Defining your essence means defining yourself as a writer: Who you are, and who you aren’t. So here’s your first exercise. Get a piece of paper and make two columns. On the left side top, put “Who I Am as a Writer” and on the right side top, put “Who I’m Not as a Writer.”
Start filling up the lists. Don’t overthink this, no one is grading your work. Just start establishing lines in the sand about your style, your intent, and your focus. Are you funny? No? Then it’s in the “Who I’m Not” column. What do you provide for your readers? Escape? Easy reading? Deep thought? Internal reflection? What experiences do you convey? A sense of family? Troubled relationships? Coming of age? Do you write about families? Tragedies? Brainstorm your way to a page full of words.
Once you’ve done that, take these same questions to someone who has read your work. A brand is a relationship. In order to effectively discover your essence as a writer, you need more opinions than your own. Qualified people who have read your work and understand your goals as a writer. Critique partners, perhaps your editor, agent. Someone who can give you their feedback on what they connect emotionally with your work. How do they describe your work? What comes to mind?
“A good book is the purest essence of a human soul.” ~ Thomas Carlyle
To further help establish this concept in your mind, think of some of your favorite authors. Perhaps the ones you reviewed for Cornerstone #1. When you choose what books to read, how do you choose? Are you a mood reader? Do you have a TBR pile and ruthlessly start at the top and work your way down? What makes you select a specific book at a given moment in time?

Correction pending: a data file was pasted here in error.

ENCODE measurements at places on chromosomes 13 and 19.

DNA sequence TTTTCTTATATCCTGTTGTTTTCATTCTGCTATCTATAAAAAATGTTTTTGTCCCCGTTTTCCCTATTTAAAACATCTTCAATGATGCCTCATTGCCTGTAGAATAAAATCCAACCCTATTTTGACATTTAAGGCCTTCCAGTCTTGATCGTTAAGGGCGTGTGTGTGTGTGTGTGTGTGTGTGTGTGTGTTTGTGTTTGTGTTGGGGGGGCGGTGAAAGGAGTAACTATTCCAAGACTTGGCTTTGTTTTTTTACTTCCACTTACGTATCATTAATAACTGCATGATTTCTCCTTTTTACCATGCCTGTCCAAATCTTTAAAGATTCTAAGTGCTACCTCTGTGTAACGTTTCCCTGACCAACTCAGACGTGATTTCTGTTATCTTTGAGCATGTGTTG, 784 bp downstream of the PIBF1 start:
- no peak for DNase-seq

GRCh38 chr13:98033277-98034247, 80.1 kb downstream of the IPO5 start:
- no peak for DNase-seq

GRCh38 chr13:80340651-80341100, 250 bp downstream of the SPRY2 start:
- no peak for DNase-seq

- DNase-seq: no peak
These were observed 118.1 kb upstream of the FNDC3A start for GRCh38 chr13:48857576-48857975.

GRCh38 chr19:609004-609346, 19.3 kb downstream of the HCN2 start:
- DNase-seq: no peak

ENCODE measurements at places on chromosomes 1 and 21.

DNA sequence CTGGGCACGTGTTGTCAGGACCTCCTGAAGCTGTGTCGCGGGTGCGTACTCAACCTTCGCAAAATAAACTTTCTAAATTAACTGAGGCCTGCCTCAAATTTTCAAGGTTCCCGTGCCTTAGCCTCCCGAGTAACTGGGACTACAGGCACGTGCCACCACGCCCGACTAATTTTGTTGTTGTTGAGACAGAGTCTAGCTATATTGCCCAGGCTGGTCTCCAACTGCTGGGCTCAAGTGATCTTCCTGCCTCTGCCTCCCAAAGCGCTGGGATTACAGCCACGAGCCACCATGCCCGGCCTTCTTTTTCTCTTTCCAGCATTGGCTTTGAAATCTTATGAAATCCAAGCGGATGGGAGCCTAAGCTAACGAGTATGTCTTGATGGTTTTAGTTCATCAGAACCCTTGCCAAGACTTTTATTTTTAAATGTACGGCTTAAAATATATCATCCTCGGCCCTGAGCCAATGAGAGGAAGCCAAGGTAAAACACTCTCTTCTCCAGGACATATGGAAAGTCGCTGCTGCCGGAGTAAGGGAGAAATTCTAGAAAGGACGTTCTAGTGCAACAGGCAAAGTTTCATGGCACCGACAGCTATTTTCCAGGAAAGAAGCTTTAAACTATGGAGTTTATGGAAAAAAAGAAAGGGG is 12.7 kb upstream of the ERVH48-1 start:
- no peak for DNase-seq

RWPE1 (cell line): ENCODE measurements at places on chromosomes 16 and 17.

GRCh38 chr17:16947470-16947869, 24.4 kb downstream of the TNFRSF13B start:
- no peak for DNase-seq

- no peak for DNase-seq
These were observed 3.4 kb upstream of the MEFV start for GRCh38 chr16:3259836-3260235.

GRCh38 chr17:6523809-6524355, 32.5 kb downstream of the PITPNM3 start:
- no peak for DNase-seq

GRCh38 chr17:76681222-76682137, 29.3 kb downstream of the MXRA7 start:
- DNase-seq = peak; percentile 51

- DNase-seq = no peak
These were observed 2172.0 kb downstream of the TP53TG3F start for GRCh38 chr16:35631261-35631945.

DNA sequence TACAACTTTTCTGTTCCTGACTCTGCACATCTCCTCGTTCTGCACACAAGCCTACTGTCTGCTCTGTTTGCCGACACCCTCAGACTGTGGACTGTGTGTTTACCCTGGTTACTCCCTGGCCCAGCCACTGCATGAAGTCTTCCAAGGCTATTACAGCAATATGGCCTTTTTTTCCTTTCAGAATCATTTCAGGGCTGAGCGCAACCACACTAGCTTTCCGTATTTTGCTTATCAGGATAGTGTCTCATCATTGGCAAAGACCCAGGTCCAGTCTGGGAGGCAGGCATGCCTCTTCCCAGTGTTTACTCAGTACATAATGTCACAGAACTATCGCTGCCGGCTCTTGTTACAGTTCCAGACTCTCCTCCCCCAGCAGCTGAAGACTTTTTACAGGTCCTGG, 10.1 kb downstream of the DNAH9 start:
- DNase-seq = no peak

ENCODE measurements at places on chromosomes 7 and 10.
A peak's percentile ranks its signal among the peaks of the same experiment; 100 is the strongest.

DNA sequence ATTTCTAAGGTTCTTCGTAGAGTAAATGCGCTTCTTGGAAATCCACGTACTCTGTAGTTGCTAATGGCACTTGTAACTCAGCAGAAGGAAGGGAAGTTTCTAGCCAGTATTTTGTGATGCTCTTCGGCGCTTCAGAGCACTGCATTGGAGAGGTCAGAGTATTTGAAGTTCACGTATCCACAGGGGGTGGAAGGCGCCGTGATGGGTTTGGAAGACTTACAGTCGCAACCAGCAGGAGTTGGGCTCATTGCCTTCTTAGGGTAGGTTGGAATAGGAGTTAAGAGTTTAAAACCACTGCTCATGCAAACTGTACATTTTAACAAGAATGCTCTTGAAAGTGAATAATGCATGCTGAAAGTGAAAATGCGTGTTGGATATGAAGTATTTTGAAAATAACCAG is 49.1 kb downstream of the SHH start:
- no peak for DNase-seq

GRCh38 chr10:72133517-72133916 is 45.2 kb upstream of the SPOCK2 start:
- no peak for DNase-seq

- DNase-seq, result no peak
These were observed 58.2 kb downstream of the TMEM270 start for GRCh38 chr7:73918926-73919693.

For me, it’s mood. 100%. I have to be in the mood for a certain type of story. For the emotional reaction I know I will have from that author or for the uncertainty of what I’ll get from a new author. One of my favorite authors writes romantic suspense. She’s a genius at writing compelling police procedure in figuring out the cases. Her books have a lot of technical scenes, focus on cops and their work, gritty villains, and often characters with a troubled past. I have loved every one of her books. But it’s not uncommon for months to pass between when I bought the book and when I read it. It has nothing to do with her writing, I love her work and I know I will love the book. But I have to be in the mood for that experience.
Another author I love writes books that really put focus on family issues. Reading her work is guaranteed to stir up my emotions and make me consider and relive experiences that connect to my family, my friends, and the joyful and complex times in my life. I read her work when I am in the frame of mind to accept the deeper connection to her words and my own life.
As writers, we give that experience to someone. For the second author I mentioned above, is it her intention to shine a spotlight on her readers’ own complex relationships? I tend to believe so, since so many of her books revolve around that very essence. To me, the essence of her work is emotional and thought-provoking. Connections. Relationships.
And when I look at her website for words used in her descriptions, I find: haunting, heartbreaking, illuminate, compelling, friendship, love, sisters, complex, ties, family, magic, turbulent, heartwarming, poignant, evocative, bittersweet.
Does my recognition of her brand match the words she chose? Absolutely. (And for anyone who can guess who this author is just from the descriptions above, I’ll send you one of her books.)
To me, this author’s essence is wrapped up in one word: Relationships. Every which way, every angle, every nuance. She reveals, picks at, and delves into the core of what connects people.
Every writer has an essence in their work.
“I don’t believe in magic.” ~ J.K. Rowling